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The Dream Syndicate (Group): Days of Wine and Roses [Bonus Tracks] [Digipak]

Track List

>Tell Me When It's Over
>Definitely Clean
>That's What You Always Say
>Then She Remembers
>When You Smile
>Until Lately
>Too Little, Too Late
>Days of Wine and Roses, The
>Is It Rolling, Bob? - (previously unreleased)
>Reason, A - (previously unreleased)
>Still Holding On To You - (previously unreleased)
>Armed With an Empty Gun - (previously unreleased)
>Like Mary - (previously unreleased)
>Outside the Dream Syndicate - (previously unreleased)

Album Reviews:

Q (10/01, p.144) - 4 stars out of 5 - "...Monomaniacly devoted to a brand of tense, wired rock'n'roll that obviously echoed their inspirations..."

Uncut (p.92) - "Nailed in three nights, THE DAYS OF WINE AND ROSES was the kind of record that shook you loose. Revelling in the elemental thrill of a screeching Telecaster, Wynn's songs seemed to spring from a simpler age."

Uncut (9/01, p.104) - 5 stars out of 5 - "...Faultless through 40 minutes of Velvets-y rockers, machine-gun Stooges squall, MC5 blow-outs and stoned psychedelia..."-

Alternative Press (10/01, p.106) - "...Stands as the 'Paisley Underground' movement's finest recorded hour..."

Mojo (Publisher) (10/01, p.136) - "...Moody, garagey, frenetic and influential."

Album Notes

Dream Syndicate includes: Steve Wynn (vocals, guitar); Kendra Smith (vocals, bass); Karl Precoda (guitar); Dennis Duck (drums); Carolyn O'Rourke, Erik Landers.

Recorded at Quad Teck Studio, Los Angeles, California in September 1982.

All tracks have been digitally remastered.

Liner Note Authors: Gary Stewart ; Bill See; Chris Morris ; Matt Piucci; Tom Stevens ; Ella ; Pat Thomas ; Steve Shelley; Byron Coley; Dan Stuart; Nigel Cross.

Photographer: Edward Colver.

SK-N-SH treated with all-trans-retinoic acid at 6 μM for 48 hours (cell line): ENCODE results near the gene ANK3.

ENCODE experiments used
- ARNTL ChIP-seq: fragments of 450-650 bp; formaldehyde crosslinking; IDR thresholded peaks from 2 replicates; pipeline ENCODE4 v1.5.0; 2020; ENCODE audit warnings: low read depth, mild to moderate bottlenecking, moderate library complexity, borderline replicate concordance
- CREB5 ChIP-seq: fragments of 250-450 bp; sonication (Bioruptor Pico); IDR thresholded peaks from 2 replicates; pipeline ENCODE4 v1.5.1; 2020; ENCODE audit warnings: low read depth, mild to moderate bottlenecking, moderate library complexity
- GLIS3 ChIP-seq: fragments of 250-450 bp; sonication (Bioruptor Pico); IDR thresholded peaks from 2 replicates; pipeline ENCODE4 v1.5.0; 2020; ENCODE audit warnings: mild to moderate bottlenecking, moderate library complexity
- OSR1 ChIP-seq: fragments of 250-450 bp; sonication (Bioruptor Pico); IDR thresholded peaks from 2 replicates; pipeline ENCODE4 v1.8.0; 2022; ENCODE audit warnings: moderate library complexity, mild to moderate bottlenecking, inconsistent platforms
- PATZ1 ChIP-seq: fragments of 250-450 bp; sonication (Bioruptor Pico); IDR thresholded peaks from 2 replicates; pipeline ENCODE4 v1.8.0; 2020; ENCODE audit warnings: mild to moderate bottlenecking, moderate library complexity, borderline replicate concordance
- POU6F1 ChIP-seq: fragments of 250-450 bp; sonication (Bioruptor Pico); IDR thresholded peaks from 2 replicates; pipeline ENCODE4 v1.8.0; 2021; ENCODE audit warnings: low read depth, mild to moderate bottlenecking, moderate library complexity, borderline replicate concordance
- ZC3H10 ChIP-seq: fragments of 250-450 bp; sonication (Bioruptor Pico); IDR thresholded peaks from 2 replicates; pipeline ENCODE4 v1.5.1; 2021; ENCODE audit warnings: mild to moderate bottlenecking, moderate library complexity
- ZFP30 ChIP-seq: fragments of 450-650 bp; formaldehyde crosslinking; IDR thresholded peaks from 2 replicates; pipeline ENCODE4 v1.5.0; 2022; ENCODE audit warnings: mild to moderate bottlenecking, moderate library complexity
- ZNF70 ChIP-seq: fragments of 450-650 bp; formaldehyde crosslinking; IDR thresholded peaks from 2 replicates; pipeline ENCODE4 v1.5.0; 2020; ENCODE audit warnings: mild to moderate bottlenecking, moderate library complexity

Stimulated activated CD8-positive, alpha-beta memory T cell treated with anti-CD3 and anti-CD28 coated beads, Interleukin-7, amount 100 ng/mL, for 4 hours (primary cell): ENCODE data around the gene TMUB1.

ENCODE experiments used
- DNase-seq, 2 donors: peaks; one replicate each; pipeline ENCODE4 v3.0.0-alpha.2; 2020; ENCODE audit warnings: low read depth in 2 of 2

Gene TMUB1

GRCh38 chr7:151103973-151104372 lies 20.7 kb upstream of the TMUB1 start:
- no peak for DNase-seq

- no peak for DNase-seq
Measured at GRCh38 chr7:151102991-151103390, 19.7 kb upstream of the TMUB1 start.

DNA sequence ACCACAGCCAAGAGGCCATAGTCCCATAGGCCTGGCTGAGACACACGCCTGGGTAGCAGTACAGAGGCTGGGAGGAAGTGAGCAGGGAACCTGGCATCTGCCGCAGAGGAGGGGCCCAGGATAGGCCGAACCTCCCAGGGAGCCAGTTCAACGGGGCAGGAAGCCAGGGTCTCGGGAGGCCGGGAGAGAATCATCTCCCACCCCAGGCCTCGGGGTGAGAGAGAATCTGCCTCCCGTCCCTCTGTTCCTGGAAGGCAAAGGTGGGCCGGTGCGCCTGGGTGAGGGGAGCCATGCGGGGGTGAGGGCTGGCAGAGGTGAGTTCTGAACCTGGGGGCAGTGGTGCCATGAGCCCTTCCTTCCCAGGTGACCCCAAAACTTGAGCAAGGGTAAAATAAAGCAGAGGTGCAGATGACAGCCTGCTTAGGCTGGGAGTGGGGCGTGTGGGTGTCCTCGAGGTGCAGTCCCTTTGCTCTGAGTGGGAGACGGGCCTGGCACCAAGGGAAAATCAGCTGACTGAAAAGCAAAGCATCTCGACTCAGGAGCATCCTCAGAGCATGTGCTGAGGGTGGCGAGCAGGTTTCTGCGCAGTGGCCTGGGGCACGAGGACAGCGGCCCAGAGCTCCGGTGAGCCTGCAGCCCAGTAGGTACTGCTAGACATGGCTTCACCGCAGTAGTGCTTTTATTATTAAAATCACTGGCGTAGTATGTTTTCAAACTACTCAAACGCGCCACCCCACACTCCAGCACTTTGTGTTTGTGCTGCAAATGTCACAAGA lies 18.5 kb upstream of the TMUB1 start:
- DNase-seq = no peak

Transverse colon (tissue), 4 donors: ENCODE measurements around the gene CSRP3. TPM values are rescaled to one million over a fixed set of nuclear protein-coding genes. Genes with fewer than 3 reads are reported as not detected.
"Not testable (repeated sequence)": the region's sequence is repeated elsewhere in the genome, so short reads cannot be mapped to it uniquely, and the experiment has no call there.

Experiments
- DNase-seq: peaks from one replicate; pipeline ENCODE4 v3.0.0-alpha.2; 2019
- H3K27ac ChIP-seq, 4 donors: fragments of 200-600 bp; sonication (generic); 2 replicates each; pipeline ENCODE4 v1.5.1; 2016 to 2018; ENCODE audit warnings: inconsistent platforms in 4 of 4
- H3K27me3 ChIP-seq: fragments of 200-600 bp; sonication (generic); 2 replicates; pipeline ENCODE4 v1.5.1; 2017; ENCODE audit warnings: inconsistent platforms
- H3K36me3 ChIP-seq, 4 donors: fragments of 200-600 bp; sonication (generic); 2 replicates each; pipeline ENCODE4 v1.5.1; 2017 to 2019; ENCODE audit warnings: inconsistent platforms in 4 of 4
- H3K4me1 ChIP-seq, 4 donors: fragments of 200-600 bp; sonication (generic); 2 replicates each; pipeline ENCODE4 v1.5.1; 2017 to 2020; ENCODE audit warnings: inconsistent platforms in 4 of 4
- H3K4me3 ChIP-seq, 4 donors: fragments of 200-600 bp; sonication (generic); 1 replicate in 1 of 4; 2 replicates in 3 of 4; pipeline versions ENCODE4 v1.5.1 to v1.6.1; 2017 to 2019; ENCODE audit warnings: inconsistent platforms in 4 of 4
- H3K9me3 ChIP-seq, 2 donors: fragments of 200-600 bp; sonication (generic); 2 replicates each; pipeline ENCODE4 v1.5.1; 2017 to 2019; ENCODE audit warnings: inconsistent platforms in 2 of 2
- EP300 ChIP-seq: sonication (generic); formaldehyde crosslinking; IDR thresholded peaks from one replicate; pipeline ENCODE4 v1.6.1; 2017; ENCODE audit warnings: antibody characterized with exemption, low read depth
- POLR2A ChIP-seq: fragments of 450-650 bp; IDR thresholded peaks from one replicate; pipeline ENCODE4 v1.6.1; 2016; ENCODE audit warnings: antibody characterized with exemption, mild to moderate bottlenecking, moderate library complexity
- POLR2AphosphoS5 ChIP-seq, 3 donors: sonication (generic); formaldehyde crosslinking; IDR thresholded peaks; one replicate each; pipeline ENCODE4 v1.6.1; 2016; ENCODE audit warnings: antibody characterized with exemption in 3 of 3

With few exceptions, the bands that rose from L.A.'s Paisley Underground scene in the '80s had only one real thing in common -- all of them were obsessed with the rock & roll touchstones of the mid- to late '60s, whether it was psychedelia (the Rain Parade), country rock (the Long Ryders), or AM pop (the Bangles). But while most of these bands looked to the sunny side of '60s rock, the Dream Syndicate were the Paisley Underground's juvenile delinquents, smart but cynical and happy to spread bad vibes for the hell of it. Nearly all of the Paisley bands were audibly Californian, but while they hailed from Davis, California, the Dream Syndicate's key influences were significantly from the East Coast: the Velvet Underground (particularly White Light/White Heat), and mid-'60s Bob Dylan (think Highway 61 Revisited). At the core of their sound was the bracing thrust and parry between Karl Precoda's lead guitar, noisy and elemental but inspired in its wanderlust, and the sharp report of Steve Wynn's rhythm guitar, yielding a tougher and more abrasive sound than their peers. Consequently, the Dream Syndicate's debut album, 1982's The Days of Wine and Roses, is arguably the finest LP to come out of the Paisley Underground's salad days, and ultimately atypical of the movement, a blast of beautiful but ominous rock & roll chaos whose speedy guitar-based attack was held in place by the intelligent minimalism of bassist Kendra Smith and drummer Dennis Duck. While the Dream Syndicate's influences were obvious (the initial vinyl pressing of The Days of Wine and Roses included the helpful run-off groove message "Pre-Motorcyle Accident"), the way they manifested themselves were not; the skronky impact of the guitars recalled the Velvets, but Precoda's billows of noise had a personality all their own, and though Wynn's vocal delivery had the bite of both vintage Dylan and Lou Reed, his lyrical voice was his own, offhand but deeply personal at the same time. And Chris D.'s no-frills production captured the Dream Syndicate gloriously, and the greatest pleasure of The Days of Wine and Roses is how well this band plays together, like a miraculously contained explosion that seemed to be going a dozen places at once but confidently and fearlessly rolls forward, and the expressive jams on "Then She Remembers," "Until Lately," and the title cut are outstanding. The Dream Syndicate would be a very different band when they cut Medicine Show two years later, but while they would remain an interesting band to the end, The Days of Wine and Roses captures them at their peak, and it's essential listening for noise guitar fiends and anyone interested in '80s alternative rock. ~ Mark Deming


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